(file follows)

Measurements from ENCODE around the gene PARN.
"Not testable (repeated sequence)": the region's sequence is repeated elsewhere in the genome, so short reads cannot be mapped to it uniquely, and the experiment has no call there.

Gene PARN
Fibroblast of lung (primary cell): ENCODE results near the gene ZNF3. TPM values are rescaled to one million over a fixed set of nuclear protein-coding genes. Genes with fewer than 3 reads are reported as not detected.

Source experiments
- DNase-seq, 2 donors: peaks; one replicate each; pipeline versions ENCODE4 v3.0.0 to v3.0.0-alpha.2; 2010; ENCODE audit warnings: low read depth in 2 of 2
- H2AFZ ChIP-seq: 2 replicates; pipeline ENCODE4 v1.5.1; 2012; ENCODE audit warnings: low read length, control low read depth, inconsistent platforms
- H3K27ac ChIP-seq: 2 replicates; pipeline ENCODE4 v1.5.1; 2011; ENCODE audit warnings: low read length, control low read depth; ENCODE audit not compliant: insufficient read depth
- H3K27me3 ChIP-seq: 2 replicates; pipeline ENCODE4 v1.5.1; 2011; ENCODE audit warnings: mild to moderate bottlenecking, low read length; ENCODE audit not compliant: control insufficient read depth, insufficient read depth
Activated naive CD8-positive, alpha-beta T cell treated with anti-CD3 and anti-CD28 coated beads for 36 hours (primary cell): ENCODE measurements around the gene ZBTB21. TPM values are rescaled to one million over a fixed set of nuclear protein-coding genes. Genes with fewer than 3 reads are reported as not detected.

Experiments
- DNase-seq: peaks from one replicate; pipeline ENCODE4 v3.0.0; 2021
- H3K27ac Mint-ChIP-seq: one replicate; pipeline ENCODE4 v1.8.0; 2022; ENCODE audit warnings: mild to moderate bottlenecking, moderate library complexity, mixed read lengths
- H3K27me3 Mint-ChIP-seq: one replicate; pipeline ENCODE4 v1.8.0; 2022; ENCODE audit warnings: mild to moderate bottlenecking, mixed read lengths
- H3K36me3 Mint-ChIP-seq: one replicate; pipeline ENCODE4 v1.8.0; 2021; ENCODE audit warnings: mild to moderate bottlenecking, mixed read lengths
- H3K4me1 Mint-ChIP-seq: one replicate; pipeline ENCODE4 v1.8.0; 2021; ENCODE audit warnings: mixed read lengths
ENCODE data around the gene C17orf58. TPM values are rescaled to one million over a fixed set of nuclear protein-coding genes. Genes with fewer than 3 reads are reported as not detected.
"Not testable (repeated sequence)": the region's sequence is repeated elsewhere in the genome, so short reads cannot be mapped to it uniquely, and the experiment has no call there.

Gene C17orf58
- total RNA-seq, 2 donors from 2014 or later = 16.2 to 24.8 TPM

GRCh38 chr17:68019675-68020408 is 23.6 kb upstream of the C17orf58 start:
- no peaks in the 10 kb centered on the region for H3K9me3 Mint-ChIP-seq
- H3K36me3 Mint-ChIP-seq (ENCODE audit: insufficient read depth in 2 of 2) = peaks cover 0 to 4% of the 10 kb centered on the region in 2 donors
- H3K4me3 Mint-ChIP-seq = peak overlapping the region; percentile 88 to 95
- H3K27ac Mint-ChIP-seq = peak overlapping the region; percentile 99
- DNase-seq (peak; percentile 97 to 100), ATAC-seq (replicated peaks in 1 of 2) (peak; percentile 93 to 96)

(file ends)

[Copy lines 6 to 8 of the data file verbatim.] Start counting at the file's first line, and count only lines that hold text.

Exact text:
- DNase-seq, 2 donors: peaks; one replicate each; pipeline versions ENCODE4 v3.0.0 to v3.0.0-alpha.2; 2010; ENCODE audit warnings: low read depth in 2 of 2
- H2AFZ ChIP-seq: 2 replicates; pipeline ENCODE4 v1.5.1; 2012; ENCODE audit warnings: low read length, control low read depth, inconsistent platforms
- H3K27ac ChIP-seq: 2 replicates; pipeline ENCODE4 v1.5.1; 2011; ENCODE audit warnings: low read length, control low read depth; ENCODE audit not compliant: insufficient read depth